I want to reveal some of the things I did for Candle Light . . . some of the things that happened which I wanted to write about but for one reason or the other I never did. And so here are some of them.
I think I am the only priest in Iloilo who stood on a mountain of garbage, alone and with arthritis, right there in Brgy. Calahunan as I did an article on the garbage problems of Iloilo. I climbed my way to the top, struggling, with all the “what have you” beneath my feet, with flies darting to and fro like World War II flying Aces and buzzing Zeros, all the while undecided whether to breathe or not to breathe because of too much muscle and joint exertion and the terrible, unimaginable smell. But after awhile I got used to these and managed to take a few photographs for the issue along the way. When I reached the top I wanted to shout, “I made it, I made it” and plant the Vatican flag right where I was standing. And to think that the climbers of Mt. Everest thought they deserve better and grander accolades for planting the Philippine flag on its peak. Try climbing the city’s refuse, for though I never got an award climbing it, every time I pass that site I would always smile and congratulate myself for what I achieved.
On the list of the people I interviewed are the following: The Regional Director of the Department of Agrarian Reform, the City’s Chief Engineer, the Regional Director of Pag-asa, the weather bureau, Bishops, Priests, young people and the man and woman on the street, including vendors, street children, and drivers. But the most embarrassing interview I did was with a mayor. He came to the convent to be interviewed and while responding to the interview questions, the kiao (a myna bird) kept on shouting, “mango, mango, mango (stupid, stupid, stupid).” I was totally lost, as in I do not know what to do.
I have to admit that one of the causes for the signature limp and cane when I was in the cathedral was Candlelight. Stress is not the cause of arthritis but stress can worsen the pain of arthritis and I think that is the reason why it dramatically subsided when I was transferred to another parish. Anyway at one time when Msgr. Joemarie was also assigned in the cathedral after an accident and while he was wearing a neck brace, a taxi driver out of curiosity asked what we were doing in the convent. “Why,” Msgr. Joemarie asked, “why do you ask?” “Well,” the driver explained, “yesterday I brought in a priest who was carrying a cane and now I am bringing in a priest with a neck brace. Is everything alright in there, Father?” Well I really don’t know what impression we made with the taxi driver but it became clearer at one time when Msgr. Joemarie and I went out of the car together – with him wearing the braces and I limping with my cane in hand, and right there and then we came to know what the cathedral had become because of us when they said, “ay ari na ang ambulancia (here comes the ambulance).”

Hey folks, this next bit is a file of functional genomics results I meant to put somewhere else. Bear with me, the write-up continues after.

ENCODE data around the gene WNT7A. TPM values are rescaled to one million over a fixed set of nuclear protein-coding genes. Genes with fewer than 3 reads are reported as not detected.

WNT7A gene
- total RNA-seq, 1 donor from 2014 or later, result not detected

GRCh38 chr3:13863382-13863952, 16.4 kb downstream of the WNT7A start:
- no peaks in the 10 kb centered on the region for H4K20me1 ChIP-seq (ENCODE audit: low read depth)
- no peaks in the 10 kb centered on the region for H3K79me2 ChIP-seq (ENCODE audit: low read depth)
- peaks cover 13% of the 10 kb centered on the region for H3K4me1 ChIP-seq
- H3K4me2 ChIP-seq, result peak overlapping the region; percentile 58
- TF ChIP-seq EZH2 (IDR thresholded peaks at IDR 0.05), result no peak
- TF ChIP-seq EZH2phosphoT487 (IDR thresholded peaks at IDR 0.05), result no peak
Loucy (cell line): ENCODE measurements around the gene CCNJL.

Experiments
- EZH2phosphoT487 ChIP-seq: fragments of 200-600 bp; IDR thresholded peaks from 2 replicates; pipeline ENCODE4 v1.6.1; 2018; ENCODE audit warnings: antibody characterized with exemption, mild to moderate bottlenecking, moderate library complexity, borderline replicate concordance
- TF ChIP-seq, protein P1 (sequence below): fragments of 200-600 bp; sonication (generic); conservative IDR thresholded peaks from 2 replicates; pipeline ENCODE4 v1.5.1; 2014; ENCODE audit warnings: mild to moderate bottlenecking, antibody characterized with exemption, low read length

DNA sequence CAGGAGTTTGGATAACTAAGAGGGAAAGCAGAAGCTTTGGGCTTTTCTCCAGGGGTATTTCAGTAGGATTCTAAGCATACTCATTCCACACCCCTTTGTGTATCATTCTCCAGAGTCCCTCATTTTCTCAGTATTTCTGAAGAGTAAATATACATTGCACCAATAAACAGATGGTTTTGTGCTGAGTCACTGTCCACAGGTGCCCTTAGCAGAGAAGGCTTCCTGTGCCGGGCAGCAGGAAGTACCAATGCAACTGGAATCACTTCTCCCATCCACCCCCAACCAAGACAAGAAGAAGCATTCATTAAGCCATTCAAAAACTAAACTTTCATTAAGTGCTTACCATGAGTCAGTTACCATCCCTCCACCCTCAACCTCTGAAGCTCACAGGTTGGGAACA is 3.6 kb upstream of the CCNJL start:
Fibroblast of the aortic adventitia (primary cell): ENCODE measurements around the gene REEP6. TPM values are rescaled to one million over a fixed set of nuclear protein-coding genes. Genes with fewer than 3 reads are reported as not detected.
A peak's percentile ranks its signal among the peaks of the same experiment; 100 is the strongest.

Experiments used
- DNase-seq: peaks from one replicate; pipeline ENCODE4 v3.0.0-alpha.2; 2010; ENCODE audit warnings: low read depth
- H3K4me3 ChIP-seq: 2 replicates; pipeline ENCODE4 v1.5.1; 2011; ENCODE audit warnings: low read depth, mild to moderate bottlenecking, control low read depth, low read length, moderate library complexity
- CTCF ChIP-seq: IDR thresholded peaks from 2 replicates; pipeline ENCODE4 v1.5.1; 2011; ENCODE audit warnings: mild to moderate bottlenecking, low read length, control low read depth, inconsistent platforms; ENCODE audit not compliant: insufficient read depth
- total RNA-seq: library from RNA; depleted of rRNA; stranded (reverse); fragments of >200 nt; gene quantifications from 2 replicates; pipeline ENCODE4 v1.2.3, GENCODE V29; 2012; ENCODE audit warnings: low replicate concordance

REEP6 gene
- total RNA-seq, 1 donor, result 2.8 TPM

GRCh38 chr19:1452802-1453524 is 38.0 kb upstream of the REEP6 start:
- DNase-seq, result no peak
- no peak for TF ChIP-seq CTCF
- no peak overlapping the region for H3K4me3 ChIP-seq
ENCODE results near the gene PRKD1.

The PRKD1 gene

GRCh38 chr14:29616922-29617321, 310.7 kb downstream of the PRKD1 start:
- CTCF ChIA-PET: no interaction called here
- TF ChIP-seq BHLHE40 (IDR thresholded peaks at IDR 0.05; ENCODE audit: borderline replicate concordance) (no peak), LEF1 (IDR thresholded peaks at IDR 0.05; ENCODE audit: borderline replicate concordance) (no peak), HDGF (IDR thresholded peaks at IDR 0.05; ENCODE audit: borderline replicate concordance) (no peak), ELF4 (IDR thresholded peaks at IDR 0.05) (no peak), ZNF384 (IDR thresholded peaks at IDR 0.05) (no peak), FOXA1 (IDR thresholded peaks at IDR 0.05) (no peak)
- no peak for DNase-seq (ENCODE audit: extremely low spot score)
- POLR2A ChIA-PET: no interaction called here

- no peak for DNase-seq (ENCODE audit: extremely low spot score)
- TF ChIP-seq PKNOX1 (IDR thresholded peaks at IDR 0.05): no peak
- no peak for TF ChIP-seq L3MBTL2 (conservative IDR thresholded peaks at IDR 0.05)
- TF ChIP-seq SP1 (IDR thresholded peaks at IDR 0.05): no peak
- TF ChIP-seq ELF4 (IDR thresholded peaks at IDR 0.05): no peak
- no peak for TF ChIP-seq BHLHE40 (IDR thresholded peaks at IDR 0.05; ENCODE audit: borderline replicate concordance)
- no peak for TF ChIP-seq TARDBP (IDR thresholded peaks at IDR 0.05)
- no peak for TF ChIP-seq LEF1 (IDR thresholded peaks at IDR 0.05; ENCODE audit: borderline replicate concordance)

I also wanted to write about Msgr. Gamboa’s dogs. I was aware then that there were rumors going around that I was the cause of the death of one of them. I vehemently deny this! I have even heard some saying that I attended the burial just to make sure that the dog was really dead and buried under a pile of dirt. I too deny that though I admit that it was true that I attended its burial. I attended because, for one, I never attended a dog funeral before and it was a first for me. And second because I wanted to know how Msgr. Gamboa would handle this sad event. Probably the usisero in me. But yes I admit I taught those dogs some habits – good dog habits. Probably people have noticed that when I’m around, the dogs are either so well-behaved (for example they don’t sit on chairs or climb tables when I’m around. I would often say to them “you are dogs, d-o-g-s, dogs, and chairs were not made with you in mind.”) or they are nowhere to be found. One of the self-realization I had in the cathedral – I am a natural dog trainer.
Do you know that on most Thursdays after the deadline for Candle Light I would refresh myself by riding on a taxi in the evenings and just had a joy ride of some sorts around the city? And for me the most beautiful sight is the shipyard just at the junction where the two ports meet near the Rotary Park. I don’t really stay long to linger around. I just tell the driver to drive slowly by in order that I can catch a glimpse of the sea, the land and the horizon beyond. It was quite a refreshing experience. It was one of the things I did to maintain my sanity. Probably the port reassured me then that things will not always be as it is. There will always be a leave-taking . . . and, O my God . . a homecoming!
These are just a few events I remember when I was assigned in Candle Light as its second editor many years ago. And this is what I meant when I tell the editors not to despair. There are so many things to write about. And this is also the reason why I tell people that every issue and every page has a story to tell, a story that can only be read in between the lines, and stories lovingly kept in the memory of those who work for it week after week. It was not really that gloomy in Candle Light. It was fun . . . and challenging . . . boring . . . painful . . . heartbreaking . . . heartwarming. Above all, it was all a privilege.
I raise a toast to Candlelight. Happy Anniversary!